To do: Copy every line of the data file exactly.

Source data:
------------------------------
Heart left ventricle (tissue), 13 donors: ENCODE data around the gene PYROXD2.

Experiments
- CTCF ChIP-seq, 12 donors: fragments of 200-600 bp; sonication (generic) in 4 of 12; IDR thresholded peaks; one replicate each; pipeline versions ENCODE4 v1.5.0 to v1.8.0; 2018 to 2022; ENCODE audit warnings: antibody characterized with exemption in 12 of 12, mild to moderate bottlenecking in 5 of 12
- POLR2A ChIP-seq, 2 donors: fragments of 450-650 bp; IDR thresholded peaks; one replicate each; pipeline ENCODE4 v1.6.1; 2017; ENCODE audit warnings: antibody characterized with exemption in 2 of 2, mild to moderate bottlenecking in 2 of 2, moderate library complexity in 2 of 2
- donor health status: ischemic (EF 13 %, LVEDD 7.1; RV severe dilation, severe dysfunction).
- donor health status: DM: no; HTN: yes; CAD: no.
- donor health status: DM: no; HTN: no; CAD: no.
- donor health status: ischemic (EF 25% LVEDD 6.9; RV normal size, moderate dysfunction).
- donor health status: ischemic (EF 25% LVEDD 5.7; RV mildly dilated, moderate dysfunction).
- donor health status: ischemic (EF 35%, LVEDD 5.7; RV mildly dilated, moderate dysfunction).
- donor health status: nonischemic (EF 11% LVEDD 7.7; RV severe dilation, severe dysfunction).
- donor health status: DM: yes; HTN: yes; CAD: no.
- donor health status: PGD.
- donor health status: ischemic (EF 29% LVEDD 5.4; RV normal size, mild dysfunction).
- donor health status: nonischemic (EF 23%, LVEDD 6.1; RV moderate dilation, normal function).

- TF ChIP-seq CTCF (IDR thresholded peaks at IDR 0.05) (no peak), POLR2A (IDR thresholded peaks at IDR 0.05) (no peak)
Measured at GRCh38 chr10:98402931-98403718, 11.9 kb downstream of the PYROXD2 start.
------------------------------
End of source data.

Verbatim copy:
Heart left ventricle (tissue), 13 donors: ENCODE data around the gene PYROXD2.

Experiments
- CTCF ChIP-seq, 12 donors: fragments of 200-600 bp; sonication (generic) in 4 of 12; IDR thresholded peaks; one replicate each; pipeline versions ENCODE4 v1.5.0 to v1.8.0; 2018 to 2022; ENCODE audit warnings: antibody characterized with exemption in 12 of 12, mild to moderate bottlenecking in 5 of 12
- POLR2A ChIP-seq, 2 donors: fragments of 450-650 bp; IDR thresholded peaks; one replicate each; pipeline ENCODE4 v1.6.1; 2017; ENCODE audit warnings: antibody characterized with exemption in 2 of 2, mild to moderate bottlenecking in 2 of 2, moderate library complexity in 2 of 2
- donor health status: ischemic (EF 13 %, LVEDD 7.1; RV severe dilation, severe dysfunction).
- donor health status: DM: no; HTN: yes; CAD: no.
- donor health status: DM: no; HTN: no; CAD: no.
- donor health status: ischemic (EF 25% LVEDD 6.9; RV normal size, moderate dysfunction).
- donor health status: ischemic (EF 25% LVEDD 5.7; RV mildly dilated, moderate dysfunction).
- donor health status: ischemic (EF 35%, LVEDD 5.7; RV mildly dilated, moderate dysfunction).
- donor health status: nonischemic (EF 11% LVEDD 7.7; RV severe dilation, severe dysfunction).
- donor health status: DM: yes; HTN: yes; CAD: no.
- donor health status: PGD.
- donor health status: ischemic (EF 29% LVEDD 5.4; RV normal size, mild dysfunction).
- donor health status: nonischemic (EF 23%, LVEDD 6.1; RV moderate dilation, normal function).

- TF ChIP-seq CTCF (IDR thresholded peaks at IDR 0.05) (no peak), POLR2A (IDR thresholded peaks at IDR 0.05) (no peak)
Measured at GRCh38 chr10:98402931-98403718, 11.9 kb downstream of the PYROXD2 start.